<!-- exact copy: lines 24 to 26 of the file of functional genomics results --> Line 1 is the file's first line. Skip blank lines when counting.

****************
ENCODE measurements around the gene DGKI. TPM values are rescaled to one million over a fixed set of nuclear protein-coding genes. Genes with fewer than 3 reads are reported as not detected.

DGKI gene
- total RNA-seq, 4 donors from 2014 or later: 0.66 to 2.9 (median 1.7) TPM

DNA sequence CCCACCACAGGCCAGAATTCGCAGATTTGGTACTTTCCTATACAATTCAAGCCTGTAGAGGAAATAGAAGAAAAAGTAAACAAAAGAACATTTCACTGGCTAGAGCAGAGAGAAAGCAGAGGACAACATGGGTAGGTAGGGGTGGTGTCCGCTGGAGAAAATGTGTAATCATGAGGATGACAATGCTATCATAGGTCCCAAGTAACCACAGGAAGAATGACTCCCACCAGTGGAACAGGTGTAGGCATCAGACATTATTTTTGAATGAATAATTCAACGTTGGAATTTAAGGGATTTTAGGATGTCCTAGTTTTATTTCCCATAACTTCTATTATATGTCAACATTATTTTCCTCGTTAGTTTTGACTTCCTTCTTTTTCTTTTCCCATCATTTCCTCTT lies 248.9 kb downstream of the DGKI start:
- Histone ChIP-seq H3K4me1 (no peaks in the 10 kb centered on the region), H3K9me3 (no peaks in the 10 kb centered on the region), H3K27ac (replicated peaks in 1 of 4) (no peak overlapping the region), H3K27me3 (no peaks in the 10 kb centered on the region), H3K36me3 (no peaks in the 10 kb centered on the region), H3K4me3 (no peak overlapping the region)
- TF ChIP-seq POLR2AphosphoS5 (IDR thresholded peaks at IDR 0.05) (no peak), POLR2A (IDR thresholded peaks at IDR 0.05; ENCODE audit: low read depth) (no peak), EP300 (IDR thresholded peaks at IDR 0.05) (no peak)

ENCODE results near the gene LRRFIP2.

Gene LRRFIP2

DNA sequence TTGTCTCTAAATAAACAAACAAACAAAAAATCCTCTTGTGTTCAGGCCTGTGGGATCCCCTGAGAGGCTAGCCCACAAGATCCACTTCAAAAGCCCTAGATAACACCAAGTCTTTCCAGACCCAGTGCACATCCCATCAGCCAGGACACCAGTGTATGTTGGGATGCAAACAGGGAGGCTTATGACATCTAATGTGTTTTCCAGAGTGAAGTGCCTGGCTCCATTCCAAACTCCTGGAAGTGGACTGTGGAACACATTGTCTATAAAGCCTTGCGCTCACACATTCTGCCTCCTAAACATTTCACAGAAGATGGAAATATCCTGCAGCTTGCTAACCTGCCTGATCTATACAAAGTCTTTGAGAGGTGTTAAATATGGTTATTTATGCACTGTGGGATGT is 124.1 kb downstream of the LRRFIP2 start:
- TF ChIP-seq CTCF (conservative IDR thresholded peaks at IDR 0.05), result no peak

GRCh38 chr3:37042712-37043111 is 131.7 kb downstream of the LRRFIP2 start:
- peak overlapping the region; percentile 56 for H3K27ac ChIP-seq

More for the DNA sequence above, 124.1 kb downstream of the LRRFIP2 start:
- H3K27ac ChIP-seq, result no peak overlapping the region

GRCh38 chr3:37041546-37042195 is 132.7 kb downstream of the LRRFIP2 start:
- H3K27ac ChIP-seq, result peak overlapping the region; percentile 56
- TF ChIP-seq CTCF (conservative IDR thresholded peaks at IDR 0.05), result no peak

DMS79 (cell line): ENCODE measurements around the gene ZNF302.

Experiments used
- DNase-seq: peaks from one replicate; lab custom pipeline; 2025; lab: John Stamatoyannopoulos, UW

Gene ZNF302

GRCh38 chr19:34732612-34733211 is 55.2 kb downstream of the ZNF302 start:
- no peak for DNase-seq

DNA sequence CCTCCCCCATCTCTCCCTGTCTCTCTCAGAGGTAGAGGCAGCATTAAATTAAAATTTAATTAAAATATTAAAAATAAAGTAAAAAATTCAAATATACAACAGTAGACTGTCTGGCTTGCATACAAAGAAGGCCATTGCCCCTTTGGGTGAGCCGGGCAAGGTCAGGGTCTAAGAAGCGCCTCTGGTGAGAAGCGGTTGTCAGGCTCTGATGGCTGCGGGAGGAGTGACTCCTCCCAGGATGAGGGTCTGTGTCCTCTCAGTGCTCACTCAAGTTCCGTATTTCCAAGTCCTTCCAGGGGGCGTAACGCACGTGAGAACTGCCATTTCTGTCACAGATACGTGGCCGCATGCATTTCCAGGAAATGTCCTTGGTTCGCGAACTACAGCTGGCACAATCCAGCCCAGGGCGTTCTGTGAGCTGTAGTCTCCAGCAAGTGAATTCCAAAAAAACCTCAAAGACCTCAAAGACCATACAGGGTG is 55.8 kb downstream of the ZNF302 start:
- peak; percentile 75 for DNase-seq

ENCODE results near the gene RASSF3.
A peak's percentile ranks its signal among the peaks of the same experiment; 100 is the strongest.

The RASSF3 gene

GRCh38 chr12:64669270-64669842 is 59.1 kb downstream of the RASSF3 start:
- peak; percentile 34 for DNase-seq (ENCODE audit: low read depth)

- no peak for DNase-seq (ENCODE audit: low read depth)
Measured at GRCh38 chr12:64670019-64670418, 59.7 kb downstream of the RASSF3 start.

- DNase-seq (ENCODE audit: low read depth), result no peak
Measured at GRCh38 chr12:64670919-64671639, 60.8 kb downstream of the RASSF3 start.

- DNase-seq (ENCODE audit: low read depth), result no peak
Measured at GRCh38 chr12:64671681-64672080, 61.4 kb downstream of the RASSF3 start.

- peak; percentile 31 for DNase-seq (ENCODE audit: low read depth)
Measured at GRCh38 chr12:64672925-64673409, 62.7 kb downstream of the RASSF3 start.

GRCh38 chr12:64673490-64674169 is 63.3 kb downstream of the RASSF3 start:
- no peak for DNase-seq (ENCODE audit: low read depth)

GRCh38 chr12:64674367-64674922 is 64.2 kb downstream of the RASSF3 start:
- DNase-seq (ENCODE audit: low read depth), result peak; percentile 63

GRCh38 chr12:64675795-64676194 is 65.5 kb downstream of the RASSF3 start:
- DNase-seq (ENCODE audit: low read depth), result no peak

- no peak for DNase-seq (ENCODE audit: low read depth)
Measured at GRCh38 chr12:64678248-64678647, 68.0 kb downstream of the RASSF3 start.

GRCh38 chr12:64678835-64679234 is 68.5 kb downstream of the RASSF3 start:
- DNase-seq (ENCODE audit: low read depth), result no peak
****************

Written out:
DNA sequence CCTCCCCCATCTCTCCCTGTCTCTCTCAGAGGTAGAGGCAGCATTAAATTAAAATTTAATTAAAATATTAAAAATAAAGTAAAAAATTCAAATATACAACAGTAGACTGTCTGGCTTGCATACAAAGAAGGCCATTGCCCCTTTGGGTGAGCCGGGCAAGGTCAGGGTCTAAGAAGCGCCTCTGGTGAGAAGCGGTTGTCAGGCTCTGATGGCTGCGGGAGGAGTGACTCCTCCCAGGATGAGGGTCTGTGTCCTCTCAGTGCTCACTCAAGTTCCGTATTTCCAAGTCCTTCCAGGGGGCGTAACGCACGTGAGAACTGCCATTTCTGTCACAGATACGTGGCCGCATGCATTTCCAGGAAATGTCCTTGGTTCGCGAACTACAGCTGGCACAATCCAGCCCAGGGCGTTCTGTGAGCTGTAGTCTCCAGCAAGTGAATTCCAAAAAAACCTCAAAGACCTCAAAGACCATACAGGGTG is 55.8 kb downstream of the ZNF302 start:
- peak; percentile 75 for DNase-seq

ENCODE results near the gene RASSF3.